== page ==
You’ve arrived, with no warning, in a hospital. You may be in pain, bewildered, anxious. Stripped of your clothes and draped in a gown, your mind overrun with questions. Why has this happened to me? What does it mean? Can I trust you? Will it hurt? Will it kill me?

For patients, perhaps more than anyone, the unknown can be terrifying. And a doctor or nurse who can speak clearly and honestly may extend a lifeline to those overwhelmed with fear.

Effective communication, in short, is the bedrock of good medicine. Which is why emotions ran high last night when the group NHS Employers invited junior doctors to partake in a “Facebook chat” about the planned imposition of the government’s new junior contract.

Note: this was chat of an hour’s duration, and offered at only one hour’s notice.

Small wonder social media erupted in fury. ‘The infantilisation of our profession continues with a ‪#FarcebookChat,” tweeted one doctor, adding, “How NOT to allay the concerns of an entire profession”.

The context here is key. Just ten days ago, many junior doctors broke down in tears as Jeremy Hunt announced to the Commons his intention to impose his contract upon them.

And now, to add insult to injury, the NHS’s response to the most important change in the working terms and conditions of doctors in decades has been not been face-to-face meetings, or personal responses to phone calls and emails, but this – a seeming social media stunt as ill-conceived as it has been counterproductive.

What NHS Employers has failed to appreciate is that, for us, the contract debacle is no political game. We see the government’s attempt to eke seven days’ work out of a workforce sized for five as both disingenuous and dangerous. We believe the ‘truly seven day NHS’ – as yet undefined, uncosted and unstaffed – threatens our patients as much as it does us, and therefore we could not be more opposed to its politically-driven imposition.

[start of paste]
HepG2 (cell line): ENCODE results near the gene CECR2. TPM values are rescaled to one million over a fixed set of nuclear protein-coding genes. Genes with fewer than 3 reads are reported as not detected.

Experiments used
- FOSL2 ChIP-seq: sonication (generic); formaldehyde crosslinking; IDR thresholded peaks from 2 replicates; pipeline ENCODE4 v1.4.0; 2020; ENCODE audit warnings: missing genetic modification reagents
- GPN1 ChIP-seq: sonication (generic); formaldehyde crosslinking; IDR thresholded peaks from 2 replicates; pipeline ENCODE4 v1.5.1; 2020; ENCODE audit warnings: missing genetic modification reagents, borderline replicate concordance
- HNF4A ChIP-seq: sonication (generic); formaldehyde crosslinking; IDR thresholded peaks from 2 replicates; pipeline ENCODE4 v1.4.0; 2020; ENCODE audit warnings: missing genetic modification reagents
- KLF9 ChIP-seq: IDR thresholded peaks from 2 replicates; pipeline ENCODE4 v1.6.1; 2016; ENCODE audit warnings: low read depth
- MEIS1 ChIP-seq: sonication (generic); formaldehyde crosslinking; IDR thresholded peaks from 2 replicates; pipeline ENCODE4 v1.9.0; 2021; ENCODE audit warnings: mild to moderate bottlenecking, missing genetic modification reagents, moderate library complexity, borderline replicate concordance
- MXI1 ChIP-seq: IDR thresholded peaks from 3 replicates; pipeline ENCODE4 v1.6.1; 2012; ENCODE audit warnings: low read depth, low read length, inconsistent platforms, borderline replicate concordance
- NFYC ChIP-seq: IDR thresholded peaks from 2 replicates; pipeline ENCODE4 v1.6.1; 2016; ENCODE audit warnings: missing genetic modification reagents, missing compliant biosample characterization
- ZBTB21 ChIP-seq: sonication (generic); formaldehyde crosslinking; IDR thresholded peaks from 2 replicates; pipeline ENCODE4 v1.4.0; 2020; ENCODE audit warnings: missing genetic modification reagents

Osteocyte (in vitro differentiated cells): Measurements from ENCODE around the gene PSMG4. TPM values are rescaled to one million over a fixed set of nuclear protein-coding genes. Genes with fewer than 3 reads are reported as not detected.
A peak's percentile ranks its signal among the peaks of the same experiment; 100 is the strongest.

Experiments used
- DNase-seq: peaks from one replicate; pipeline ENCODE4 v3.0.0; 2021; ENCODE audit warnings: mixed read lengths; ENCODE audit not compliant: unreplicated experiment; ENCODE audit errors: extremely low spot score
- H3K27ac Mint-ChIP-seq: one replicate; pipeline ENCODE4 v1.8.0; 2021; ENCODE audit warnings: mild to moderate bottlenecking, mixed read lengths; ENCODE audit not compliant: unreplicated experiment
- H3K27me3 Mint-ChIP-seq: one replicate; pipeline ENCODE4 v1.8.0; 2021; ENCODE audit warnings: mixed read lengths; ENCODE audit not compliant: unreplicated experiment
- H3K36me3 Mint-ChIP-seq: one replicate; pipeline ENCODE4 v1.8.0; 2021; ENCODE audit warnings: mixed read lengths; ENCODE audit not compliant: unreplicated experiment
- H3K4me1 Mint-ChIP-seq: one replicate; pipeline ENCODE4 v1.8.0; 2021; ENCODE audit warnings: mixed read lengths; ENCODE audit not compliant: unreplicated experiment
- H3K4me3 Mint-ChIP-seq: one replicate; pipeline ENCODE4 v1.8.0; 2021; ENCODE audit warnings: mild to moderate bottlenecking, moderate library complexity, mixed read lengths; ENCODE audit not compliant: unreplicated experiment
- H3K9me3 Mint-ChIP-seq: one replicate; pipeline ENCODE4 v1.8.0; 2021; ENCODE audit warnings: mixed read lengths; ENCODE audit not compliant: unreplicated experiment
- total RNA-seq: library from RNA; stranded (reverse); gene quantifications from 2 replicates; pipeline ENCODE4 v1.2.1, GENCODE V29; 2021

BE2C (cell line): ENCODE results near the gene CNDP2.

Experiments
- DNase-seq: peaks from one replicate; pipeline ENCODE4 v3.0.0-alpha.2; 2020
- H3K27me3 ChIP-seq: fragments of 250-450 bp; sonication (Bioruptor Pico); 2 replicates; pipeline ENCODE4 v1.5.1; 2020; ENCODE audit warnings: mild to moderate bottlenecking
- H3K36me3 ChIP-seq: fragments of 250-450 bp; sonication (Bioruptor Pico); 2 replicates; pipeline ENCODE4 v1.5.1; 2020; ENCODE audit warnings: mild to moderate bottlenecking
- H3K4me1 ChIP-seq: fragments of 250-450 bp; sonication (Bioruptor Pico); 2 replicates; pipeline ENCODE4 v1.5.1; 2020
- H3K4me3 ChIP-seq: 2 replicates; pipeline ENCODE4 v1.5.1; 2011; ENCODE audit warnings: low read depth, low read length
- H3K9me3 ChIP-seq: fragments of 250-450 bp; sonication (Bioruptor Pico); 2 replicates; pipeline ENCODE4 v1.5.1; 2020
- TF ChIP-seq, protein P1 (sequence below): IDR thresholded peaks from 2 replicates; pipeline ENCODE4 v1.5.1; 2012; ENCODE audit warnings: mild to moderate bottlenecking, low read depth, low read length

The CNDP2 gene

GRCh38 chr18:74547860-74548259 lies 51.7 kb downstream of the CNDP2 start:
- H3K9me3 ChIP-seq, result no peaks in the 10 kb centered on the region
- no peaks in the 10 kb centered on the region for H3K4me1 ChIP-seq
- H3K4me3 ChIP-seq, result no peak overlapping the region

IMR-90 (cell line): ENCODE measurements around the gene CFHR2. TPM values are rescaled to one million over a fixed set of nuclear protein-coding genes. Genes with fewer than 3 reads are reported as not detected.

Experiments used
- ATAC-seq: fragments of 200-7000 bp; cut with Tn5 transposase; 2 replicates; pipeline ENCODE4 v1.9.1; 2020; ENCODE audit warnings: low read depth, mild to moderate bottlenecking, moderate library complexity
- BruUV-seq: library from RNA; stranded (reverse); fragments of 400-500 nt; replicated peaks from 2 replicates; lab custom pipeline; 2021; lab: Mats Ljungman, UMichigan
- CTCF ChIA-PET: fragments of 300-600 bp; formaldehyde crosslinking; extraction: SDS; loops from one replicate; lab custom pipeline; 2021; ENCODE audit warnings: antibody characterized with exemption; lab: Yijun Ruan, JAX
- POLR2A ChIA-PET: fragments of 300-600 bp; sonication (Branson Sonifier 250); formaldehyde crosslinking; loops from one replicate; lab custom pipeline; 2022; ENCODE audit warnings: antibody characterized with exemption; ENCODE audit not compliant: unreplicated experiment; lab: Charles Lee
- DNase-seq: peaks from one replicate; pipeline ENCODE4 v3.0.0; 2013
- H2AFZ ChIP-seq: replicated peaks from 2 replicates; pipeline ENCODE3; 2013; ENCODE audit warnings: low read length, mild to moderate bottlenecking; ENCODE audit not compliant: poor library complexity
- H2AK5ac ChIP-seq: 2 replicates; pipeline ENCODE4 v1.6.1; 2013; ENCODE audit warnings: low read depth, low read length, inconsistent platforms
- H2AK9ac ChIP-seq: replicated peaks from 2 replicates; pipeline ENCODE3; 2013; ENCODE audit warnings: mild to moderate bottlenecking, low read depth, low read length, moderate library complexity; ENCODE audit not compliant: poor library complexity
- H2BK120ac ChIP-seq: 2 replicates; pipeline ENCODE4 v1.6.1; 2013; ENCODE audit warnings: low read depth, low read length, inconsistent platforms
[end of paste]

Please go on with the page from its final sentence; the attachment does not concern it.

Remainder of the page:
You might think that, having alienated and insulted a whole generation of doctors, the government and Department of Health would now at least attempt genuine engagement. But sixty minutes of Facebook chat do not, quite frankly, cut it.

As a tutor in communication skills for Oxford University’s Medical School, I’ve reflected long and hard on how to communicate effectively. In general, I’m afraid, electronic communication smacks of arm’s-length disengagement.

That’s not to say face-to-face is always perfect. I remember all too well a consultant surgeon breaking the bad news to a patient of his terminal cancer by turning to his entourage and muttering, perfectly audibly, “Get a palliative care nurse to come and see him.” Grotesquely incompetent communication in action.

Right now, our emotions are intense. We feel stamped on by the government, and sincere and meaningful attempts to engage with us may help take the sting out of this toxic stand-off between doctor and government.

What is guaranteed only to inflame doctors is half-baked, insincere, online attempts to pay lip service to engagement while keeping doctors at a distance.

Originally published in Independent Voices, 23.02.16

 

 

Posted by:doctoroxford

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